In many parts of the world, insects that live or breed in water carry and transmit diseases such as dengue fever. Some of these insects, known as vectors, actually breed in clean, rather than dirty or stagnant water, so water quality is not always an issue. However, it is important to cover water containers to help prevent mosquitoes and other vectors breeding in them.
Economic and social effects
When water comes from improved and more accessible sources, people spend less time and effort in physically collecting it, meaning they can be productive in other ways. It can also result in greater personal safety by reducing the need to make long or risky journeys to collect water. Better water sources also mean less expenditure on health, as people are less likely to fall ill and incur medical costs, and are better able to remain economically productive.
With children particularly at risk from water-related diseases, access to improved sources of water can result in better health and therefore better school attendance, with longer-term consequences for their lives.
Surveys of people’s access to water and sanitation refer to “improved” or “unimproved” sources. But “improved” does not necessarily mean there are no health risks. A substantial proportion of water supplied through pipes is contaminated, especially where water supply is intermittent or treatment is inadequate. Even where the source is good, water can be contaminated while being transported or stored. Some 1.8 billion people use a drinking-water source that is contaminated with faecal matter.
Climate change, increasing water scarcity, population growth, demographic changes and urbanization already pose challenges for water supply systems. By 2025, half of the world’s population will be living in water-stressed areas. Re-use of wastewater, to recover water, nutrients, or energy, is becoming an important strategy. Increasingly countries are using wastewater for irrigation - in developing countries this represents 7% of irrigated land. However, this practice poses health risks that need to be weighed against potential benefits of increased food production.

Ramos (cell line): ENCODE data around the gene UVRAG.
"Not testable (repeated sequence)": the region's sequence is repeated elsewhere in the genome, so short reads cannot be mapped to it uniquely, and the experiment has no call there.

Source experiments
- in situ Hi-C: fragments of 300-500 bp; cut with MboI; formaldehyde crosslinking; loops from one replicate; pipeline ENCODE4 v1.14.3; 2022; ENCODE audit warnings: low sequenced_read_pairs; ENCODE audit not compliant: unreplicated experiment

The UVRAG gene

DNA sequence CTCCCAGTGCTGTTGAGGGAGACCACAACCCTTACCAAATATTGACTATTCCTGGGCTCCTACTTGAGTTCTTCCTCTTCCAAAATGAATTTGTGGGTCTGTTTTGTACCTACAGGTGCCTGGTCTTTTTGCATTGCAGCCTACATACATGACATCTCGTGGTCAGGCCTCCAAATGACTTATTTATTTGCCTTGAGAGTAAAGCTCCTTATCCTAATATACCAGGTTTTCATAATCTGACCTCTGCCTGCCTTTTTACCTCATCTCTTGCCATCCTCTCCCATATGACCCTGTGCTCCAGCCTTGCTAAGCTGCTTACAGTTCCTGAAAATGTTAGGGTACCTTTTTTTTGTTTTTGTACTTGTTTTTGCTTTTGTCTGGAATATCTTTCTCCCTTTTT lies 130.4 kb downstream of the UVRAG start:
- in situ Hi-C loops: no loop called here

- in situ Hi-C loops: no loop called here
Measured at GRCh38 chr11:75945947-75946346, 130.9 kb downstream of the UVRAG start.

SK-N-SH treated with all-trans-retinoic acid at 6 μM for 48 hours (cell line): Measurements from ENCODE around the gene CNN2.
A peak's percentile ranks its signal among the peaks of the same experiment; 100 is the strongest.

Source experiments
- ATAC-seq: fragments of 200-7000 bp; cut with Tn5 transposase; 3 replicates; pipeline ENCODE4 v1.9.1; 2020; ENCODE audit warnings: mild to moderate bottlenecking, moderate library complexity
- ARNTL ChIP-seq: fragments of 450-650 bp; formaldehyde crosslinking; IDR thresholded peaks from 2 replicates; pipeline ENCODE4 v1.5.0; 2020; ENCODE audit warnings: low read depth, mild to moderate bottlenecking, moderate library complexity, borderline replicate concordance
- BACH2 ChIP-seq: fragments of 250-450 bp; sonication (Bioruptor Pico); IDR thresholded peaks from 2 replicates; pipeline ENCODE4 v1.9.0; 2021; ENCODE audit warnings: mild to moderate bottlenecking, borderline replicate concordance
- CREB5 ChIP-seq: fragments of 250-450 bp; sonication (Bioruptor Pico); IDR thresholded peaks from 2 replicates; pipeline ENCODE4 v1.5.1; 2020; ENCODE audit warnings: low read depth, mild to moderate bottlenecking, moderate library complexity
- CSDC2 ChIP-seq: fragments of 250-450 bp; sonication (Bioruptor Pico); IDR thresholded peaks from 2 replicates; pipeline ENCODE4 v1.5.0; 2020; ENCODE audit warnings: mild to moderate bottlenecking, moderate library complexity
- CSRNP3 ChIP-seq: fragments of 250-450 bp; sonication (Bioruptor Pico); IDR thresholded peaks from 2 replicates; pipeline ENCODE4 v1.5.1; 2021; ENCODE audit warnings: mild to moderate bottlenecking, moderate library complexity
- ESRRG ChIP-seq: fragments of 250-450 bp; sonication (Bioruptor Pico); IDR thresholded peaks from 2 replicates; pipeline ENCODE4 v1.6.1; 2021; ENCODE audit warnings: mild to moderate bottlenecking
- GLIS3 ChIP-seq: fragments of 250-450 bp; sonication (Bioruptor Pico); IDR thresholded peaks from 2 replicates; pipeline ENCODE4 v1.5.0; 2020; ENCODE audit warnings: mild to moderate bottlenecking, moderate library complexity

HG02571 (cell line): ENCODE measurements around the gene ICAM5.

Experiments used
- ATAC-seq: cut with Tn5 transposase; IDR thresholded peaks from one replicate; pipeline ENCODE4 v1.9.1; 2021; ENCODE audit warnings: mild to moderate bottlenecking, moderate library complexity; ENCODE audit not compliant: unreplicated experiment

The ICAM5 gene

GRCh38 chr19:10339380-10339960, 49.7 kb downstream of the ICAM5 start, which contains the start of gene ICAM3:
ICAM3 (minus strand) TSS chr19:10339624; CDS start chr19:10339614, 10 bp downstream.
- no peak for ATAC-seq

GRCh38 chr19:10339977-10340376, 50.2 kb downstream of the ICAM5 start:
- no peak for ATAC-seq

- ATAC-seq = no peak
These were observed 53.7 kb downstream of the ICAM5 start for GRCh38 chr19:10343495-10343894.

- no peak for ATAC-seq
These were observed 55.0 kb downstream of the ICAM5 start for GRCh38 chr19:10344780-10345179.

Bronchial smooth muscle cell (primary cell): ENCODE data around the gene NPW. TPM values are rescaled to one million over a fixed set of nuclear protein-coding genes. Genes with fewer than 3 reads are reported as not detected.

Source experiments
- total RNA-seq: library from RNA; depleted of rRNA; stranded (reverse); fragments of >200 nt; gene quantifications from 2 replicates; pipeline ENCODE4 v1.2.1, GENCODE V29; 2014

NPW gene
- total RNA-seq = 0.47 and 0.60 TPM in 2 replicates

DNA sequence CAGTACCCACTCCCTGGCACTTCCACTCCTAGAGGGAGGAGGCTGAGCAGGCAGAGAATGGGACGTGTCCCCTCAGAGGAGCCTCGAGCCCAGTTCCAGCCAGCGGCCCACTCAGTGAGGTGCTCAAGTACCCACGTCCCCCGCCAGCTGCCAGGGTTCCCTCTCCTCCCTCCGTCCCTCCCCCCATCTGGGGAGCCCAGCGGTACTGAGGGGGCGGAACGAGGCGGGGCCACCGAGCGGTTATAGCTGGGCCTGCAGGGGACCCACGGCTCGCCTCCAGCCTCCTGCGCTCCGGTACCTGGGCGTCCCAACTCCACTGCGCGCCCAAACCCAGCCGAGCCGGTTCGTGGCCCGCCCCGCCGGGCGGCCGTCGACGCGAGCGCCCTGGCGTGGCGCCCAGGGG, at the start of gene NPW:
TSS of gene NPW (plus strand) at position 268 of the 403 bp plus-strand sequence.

Options for water sources used for drinking-water and irrigation will continue to evolve, with an increasing reliance on groundwater and alternative sources, including wastewater. Climate change will lead to greater fluctuations in harvested rainwater. Management of all water resources will need to be improved to ensure provision and quality.
As the international authority on public health and water quality, WHO leads global efforts to prevent transmission of waterborne disease, advising governments on health-based targets and regulations.
WHO produces a series of water quality guidelines, including on drinking-water, safe use of wastewater, and safe recreational water environments. The Guidelines for Drinking-water Quality are based on managing risks, and since 2004 include the promotion of Water Safety Plans to identify and prevent risks before water is contaminated. WHO works on promoting effective risk assessment and management practices among all groups, including suppliers of drinking water, wastewater treatment companies, farmers, communities and individuals.
In early 2014, WHO launched an international scheme to evaluate household water treatment technologies that will provide independent testing and advice based on WHO criteria.
WHO is working with UNICEF on a global action plan to end preventable child deaths from pneumonia and diarrhoea by 2025. This plan also sets out several prevention and treatment targets, including achieving universal access to drinking water, in health-care facilities and homes by 2030.